Students create majors tailored to individual goals
Published: Monday, September 21, 2009
Updated: Monday, September 21, 2009 23:09
After witnessing firsthand the dangerous working conditions in textile and footwear industries on a family trip to Taiwan in August 2007, university senior Rita Chang could not stop thinking about what she saw.
"Working conditions weren't good at all," Chang says.
Chang, who had come to the university as a biological sciences major, was inspired by her experiences to create a unique major: social responsibility in the textile and apparel industry. Her experiences led her to Marsha Dickson, a professor in the fashion and apparel studies department. Dickson, who serves on the board of directors for the Fair Labor Association, helped Chang create the Dean's Scholar major, which focuses on understanding workers' rights in other countries.
This past summer, Chang returned to Taiwan for two months to do independent research. She worked for one month as a pseudo-corporate social responsibility consultant, she says, before interning at Nike in Taiwan for the second month. At Nike, Chang helped re-design the company's second sustainability report. She also helped write an informational booklet on how recycled polyester bottles can be made into polyester fibers and used for clothing. The booklet will be circulated and used globally.
For Chang, the chance to go to Taiwan gave her experiences she couldn't get in the U.S.
"Since most U.S. footwear and apparel industries outsource, especially to Asia, I wouldn't really have had a chance to work with a factory if I hadn't gone," she says. "It was more about learning from the factory point of view, as opposed to the business point of view."
Chang hopes to go to business school after she graduates, and to ultimately work at a corporation.
"That's where most of the problems in factories originate," Chang says.
However, without the Dean's Scholar program, Chang would not have had the opportunity to create the major.
"The Dean's Scholar program is a great option for students with a broad range of interests that don't fit under one major," says Dickson, Chang's advisor. "It's a way to precisely create a major to custom fit the student's needs."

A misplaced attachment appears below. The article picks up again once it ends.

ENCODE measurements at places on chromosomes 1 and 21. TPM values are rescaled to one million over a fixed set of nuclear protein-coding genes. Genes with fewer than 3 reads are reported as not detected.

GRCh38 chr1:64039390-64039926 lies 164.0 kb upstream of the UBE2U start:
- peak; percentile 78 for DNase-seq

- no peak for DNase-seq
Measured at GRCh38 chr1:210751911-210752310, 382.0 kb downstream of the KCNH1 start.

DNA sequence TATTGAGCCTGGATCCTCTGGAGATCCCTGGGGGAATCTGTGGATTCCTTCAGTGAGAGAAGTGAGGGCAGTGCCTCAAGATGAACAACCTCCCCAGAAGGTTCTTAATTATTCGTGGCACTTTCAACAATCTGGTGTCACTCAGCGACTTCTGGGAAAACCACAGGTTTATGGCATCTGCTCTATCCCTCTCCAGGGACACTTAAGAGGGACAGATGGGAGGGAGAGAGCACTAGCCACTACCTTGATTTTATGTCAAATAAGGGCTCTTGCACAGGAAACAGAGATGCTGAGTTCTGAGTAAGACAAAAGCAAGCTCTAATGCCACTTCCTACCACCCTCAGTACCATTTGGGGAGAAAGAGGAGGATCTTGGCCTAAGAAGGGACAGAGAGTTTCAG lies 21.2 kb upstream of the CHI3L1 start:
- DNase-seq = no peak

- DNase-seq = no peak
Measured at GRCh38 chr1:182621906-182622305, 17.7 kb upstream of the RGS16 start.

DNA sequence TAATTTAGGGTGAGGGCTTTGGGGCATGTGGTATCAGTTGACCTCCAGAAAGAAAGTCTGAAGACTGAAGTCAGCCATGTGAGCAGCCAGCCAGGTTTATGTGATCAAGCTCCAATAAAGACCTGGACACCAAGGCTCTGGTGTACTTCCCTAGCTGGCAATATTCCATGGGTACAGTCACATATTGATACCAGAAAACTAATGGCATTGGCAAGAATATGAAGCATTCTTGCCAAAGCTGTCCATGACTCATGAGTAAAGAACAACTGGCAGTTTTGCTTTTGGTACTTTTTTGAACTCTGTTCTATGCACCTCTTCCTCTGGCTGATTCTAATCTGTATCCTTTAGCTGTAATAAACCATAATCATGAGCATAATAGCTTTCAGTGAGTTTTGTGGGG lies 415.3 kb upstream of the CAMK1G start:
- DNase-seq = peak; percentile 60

Dickson helped Chang figure out how she could play a role in improving working conditions in factories. The pair collaborated to put together classes they thought were key for the industry.
"From supply chains to profit makers, we are giving her that kind of basis for the merchandising, to understand the industry and how it works," Dickson says.
Chang's major also includes courses that formed a graduate certificate in socially responsible and sustainable apparel.
"Those courses are more advanced, looking at the things that trigger changes in the industry," Dickson says.
The courses include trade policy and its influence on the industry, and how the culture of different people involved in factories can affect working conditions.
"A factory could be set in one country, but have migrant workers from another, and a manager from a third," she says. "There are all kinds of situations that could arise in that scenario."
The main difference between Chang's major and a typical fashion merchandising major is the broader range of courses she has taken.
"We took out courses focused more on branding, consumers and marketing," Dickson says. "We added courses about the economics of developing countries, international development and other economics and political science courses that round out the full understanding of the industry and the situation its in."
Dickson says there is a large range of options for students interested in similar majors.
"There is a big variety of pretty interesting things to do," she says. "Rita could go into human rights law, into business into a corporate responsibility program, like the one at Nike, or maybe work for the government or the State Department. She could even work for an NGO, for organizations and consumer campaigns."
Like Chang, junior Jennifer McCord did not enter the university planning to create a fashion-related major, but after she took a broad range of classes, including anthropology, sociology and environmental studies courses, her adviser suggested she create a Dean's Scholar major. McCord's major, social responsibility and sustainability in the fashion industry, focuses both on workers rights as well as environmental policy and political thought.
McCord, who entered the university undecided, says she created her major because she feels the movement towards green living and sustainability is relevant to the fashion industry. It's a good way to make an impact, she says.
Last year, McCord worked on a research project in the fashion department called the University of Delaware Sustainable Apparel Initiative, researching the strategies companies could use to make businesses more sustainable. She says the project, which was published in the fashion magazine "Women's Wear Daily," helped her learn how to contact people in the industry.
"You can have ideas in academia, but they don't actually matter unless you can reach people in the industry and consumers," McCord says.
Dickson says she has enjoyed working with students like Chang and McCord.
"Working directly with students who are passionate about issues, like they are, is very rewarding and exciting."